Much has been written about Australia’s big four banks in recent times. Their dividends are almost legendary, and their position in Australia’s financial system makes them ‘too big to fail’.
The share prices of Australia and New Zealand Banking Group (ASX: ANZ), Commonwealth Bank (ASX: CBA), National Australia Bank (ASX: NAB) and Westpac Banking Corporation (ASX: WBC) have soared over the past few years, leaving many retail and institutional shareholders sitting on giant positions in the banks.
So let’s take a look at six reasons why investors should not be investing in the banks now.
- Between the big four banks and other financial sector stocks, they account for 45.4% of the S&P / ASX 200 Index (Index: ^AXJO) (ASX: XJO), with much of that attributed to the big four. A fall in the market will hit the banks heavily.
Source: Standard and Poor’s
- Earnings growth is mostly coming from lower costs and falling bad debts – a situation that is not sustainable for very long. Eventually banks must generate growing revenues to see earnings growth and consequently, their share prices rise.
- Heavy exposure to a fall in Australia’s property market. The banks control an estimated 80% or more of the mortgage market. Falling house prices could wipe out their profits.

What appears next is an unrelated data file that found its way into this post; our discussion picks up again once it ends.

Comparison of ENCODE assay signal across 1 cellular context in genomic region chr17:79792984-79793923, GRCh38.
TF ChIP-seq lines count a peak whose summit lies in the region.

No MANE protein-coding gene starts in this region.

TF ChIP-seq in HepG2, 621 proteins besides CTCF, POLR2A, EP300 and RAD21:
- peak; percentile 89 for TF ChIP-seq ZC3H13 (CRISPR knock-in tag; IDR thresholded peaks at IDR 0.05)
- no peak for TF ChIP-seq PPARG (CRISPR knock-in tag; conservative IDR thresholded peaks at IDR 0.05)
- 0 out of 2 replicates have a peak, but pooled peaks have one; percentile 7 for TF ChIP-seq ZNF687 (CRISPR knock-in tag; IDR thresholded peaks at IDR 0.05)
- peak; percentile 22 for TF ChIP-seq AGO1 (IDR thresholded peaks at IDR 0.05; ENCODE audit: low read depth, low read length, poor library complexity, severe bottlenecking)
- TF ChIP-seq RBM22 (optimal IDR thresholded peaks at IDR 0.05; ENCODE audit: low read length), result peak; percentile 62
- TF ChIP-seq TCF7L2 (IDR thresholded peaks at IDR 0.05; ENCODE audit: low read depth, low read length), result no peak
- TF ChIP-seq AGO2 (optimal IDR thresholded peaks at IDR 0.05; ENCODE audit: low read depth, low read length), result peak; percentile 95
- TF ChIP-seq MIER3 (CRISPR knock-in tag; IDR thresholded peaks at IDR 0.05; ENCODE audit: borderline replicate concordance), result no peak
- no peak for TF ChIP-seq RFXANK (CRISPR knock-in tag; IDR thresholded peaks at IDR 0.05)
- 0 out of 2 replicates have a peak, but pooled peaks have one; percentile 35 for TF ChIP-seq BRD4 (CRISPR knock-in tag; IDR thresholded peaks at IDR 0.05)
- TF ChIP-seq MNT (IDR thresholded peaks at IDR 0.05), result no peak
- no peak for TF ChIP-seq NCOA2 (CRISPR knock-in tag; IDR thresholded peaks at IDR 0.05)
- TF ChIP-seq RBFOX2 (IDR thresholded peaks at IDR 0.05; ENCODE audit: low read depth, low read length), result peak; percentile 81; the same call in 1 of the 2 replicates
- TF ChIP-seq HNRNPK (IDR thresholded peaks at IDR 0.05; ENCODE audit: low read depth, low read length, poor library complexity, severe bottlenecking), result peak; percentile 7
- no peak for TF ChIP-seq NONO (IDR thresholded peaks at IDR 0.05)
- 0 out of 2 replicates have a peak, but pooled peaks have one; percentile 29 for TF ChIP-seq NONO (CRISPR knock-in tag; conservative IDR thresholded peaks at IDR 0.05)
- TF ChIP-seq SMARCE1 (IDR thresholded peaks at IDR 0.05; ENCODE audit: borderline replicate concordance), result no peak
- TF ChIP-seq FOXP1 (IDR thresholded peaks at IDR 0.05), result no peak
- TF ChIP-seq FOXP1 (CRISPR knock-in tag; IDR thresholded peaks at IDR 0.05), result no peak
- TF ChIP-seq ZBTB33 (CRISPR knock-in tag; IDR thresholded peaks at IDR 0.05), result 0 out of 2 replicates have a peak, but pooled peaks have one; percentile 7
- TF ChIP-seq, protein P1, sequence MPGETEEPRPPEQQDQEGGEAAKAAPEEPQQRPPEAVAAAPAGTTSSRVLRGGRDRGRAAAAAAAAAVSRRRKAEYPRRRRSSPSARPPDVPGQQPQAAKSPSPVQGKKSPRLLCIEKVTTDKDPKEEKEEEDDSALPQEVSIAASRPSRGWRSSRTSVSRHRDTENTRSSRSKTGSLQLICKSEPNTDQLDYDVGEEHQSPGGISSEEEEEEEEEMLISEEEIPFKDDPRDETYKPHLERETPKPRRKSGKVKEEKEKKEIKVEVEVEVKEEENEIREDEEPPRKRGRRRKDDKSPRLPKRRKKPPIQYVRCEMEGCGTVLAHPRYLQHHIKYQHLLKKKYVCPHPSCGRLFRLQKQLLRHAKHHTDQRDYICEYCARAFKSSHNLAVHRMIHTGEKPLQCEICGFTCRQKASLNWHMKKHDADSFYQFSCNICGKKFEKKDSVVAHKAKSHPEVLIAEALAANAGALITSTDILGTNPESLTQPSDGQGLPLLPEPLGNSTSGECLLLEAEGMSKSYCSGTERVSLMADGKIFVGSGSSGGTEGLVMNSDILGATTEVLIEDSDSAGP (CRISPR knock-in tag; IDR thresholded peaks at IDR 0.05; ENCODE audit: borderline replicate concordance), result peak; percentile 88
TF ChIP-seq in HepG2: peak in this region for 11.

- Rising unemployment. As unemployment rises, so too do bad debts. The banks have had it their way for a long time, but the cycle could be about to turn, as the mining boom comes to an end and manufacturing in other sectors continues to struggle.
- Current share prices for all four banks are expensive on any measure compared to their historical values as well as their international peers.
- A government-led bailout of any of the big four banks would see shareholders virtually wiped out – a situation that occurred in three of the UK’s largest, most respected and well-known banks Royal Bank of Scotland (RBS), Lloyds TSB and HBOS.
Motley Fool writer/analyst Mike King doesn't own shares in any companies mentioned. You can follow Mike on Twitter @TMFKinga